⋆⋆⋆ out of four stars
Rated: R for language and brief nudity. In subtitled French, Arabic, Hebrew and English.
Theater: St. Anthony Main.
A moving drama of Mideast conflict seen through the eyes of Chloe (Evelyne Brochu), a young Canadian obstetrician whose friendships pull her between the Palestinian and Israeli camps. Chloe’s apartment house neighbor and drinking buddy, Ava (Sivan Levy), is a military checkpoint guard who does her best to pacify the war zone's angry crowds and de-escalate the tripwire violence. Her pregnant Arab patient, Rand (Sabrina Ouazani), who sifts through the garbage near her ghetto for baby toys, comes from a family passionately committed to Palestinian liberation. While she’s reminded from all sides that “this is not your war,” Chloe ultimately makes a decision with shattering consequences.
Director Anais Barbeau-Lavalette makes sweeping use of the seemingly insurmountable barrier walls and trash heaps along the borderlands. Her film rigorously adheres to a realist tone that underscores the tension of life in the West Bank. Brochu is mesmerizing as the outsider struggling to make an uneasy peace with her circumstances and the people around her. The film’s finale presents us with the uneasy question of how much good a well-intentioned interloper can do in the midst of endless suffering and epic battles.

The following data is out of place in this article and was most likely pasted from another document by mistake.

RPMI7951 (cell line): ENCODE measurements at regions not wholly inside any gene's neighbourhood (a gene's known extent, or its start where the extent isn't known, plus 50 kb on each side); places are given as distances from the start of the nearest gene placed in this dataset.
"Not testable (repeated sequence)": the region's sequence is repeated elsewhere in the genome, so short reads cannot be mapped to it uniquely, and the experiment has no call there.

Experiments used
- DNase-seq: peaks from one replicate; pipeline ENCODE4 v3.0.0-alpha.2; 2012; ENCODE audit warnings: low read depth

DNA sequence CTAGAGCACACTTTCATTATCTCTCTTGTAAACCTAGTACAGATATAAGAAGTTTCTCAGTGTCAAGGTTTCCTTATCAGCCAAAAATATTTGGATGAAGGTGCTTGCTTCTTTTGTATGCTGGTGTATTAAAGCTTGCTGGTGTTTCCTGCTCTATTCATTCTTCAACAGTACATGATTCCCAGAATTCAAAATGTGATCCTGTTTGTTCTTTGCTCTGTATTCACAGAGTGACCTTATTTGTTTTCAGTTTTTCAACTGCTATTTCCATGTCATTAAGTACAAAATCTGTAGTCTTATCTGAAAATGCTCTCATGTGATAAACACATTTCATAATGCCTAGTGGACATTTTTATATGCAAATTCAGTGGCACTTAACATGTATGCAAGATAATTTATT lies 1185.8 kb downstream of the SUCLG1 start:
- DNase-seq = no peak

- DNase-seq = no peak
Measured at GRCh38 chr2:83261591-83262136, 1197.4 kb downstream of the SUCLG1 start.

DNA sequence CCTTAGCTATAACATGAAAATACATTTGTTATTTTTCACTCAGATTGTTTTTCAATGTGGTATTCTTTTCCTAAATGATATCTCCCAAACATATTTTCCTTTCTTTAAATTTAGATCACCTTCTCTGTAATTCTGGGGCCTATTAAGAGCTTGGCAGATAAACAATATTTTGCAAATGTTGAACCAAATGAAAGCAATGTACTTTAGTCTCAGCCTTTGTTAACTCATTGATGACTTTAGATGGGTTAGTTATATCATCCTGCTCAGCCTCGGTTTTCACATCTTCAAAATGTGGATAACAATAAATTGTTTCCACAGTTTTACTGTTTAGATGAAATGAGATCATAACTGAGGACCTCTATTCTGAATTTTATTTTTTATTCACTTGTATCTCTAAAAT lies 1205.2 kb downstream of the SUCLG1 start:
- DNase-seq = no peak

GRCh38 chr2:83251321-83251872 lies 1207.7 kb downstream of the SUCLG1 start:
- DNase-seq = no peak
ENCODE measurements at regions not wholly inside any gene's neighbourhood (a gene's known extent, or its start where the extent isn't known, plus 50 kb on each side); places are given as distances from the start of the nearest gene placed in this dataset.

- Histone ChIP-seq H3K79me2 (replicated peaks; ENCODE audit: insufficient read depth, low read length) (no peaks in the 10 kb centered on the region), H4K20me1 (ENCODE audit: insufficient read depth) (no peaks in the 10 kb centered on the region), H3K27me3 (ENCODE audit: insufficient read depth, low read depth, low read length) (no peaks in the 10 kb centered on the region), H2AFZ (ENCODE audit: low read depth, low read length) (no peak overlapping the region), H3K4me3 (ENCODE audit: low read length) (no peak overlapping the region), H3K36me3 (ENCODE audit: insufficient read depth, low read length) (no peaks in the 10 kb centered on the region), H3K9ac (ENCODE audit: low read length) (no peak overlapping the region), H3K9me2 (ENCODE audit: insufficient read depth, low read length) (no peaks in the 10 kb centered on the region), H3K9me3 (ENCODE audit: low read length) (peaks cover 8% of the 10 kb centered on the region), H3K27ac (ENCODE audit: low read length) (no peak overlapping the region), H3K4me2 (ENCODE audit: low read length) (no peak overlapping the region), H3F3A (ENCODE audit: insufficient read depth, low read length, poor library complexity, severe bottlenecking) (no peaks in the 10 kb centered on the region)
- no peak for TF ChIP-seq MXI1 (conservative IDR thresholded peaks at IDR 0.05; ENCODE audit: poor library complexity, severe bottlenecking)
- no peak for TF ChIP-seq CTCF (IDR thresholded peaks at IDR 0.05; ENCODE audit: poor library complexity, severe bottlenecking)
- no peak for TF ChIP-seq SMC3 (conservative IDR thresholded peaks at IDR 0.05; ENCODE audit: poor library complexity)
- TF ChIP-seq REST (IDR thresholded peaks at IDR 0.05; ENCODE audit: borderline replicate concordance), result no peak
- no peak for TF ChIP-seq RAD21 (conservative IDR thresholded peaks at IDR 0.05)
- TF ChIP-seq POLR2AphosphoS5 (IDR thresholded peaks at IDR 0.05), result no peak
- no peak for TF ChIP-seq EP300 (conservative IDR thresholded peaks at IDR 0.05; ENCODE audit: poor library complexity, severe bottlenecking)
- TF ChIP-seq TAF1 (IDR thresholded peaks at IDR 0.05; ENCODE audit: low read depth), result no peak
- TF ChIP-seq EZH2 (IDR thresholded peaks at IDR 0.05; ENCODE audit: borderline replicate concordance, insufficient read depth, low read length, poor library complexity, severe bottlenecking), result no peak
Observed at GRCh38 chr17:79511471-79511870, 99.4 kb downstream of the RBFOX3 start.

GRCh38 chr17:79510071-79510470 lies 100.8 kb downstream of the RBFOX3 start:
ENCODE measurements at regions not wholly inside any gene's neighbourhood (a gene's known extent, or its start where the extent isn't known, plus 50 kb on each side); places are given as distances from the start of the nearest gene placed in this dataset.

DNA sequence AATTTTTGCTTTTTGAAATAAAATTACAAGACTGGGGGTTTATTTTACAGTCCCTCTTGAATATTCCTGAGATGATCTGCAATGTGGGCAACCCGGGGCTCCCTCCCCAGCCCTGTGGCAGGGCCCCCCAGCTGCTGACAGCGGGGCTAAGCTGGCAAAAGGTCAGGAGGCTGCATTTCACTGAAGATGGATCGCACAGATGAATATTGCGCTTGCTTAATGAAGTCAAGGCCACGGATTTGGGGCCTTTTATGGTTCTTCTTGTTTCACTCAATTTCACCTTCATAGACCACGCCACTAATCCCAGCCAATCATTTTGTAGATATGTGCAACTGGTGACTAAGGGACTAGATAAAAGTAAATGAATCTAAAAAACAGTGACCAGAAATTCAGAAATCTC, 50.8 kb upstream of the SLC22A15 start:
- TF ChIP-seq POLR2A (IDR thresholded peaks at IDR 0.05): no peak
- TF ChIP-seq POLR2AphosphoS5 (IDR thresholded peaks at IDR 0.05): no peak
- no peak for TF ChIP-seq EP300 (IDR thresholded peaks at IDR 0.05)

Cutie and the Boxer
⋆⋆⋆½ out of four stars
Rated: R for nude art images. In English and subtitled Japanese.
It’s unusual to see a documentary as emotionally full-bodied as “Cutie and the Boxer,” a visual feast that portrays one extraordinary marriage and reflects countless others. Director/photographer Zachary Heinzerling found memorable subjects in Ushio Shinohara, an 80-year-old expatriate Japanese artist living in New York City, and his 60-year-old wife, Noriko.She buzzed around the edges of the Andy Warhol scene but never made it big, and now she struggles to pay bills and make meaningful art.
Ushio’s technique is to don paint-saturated boxing gloves and bash away at a huge canvas, a spot-on metaphor for creative effort. Noriko’s work is an autobiographical account of her life with her pompous spouse, with quarreling cherubs that represent the pair of them almost dancing from her brush. She calls their marriage “two flowers in one pot,” but she’s clearly impatient to escape his artistic shadow. “She is just an assistant,” Ushio huffs. “The average one has to support the genius.”
And yet almost four decades on they abide together. Heinzerling captures candid, touching moments that illustrate the awe-inspiring power of love and acceptance. Some of the luckiest relationships are the ones where the rocks in his head fit the holes in hers. Special credit to Heinzerling for the remarkable ultra-slow-motion sequences of Ushio’s splattering murals, with paint droplets hovering like blood, sweat and tears.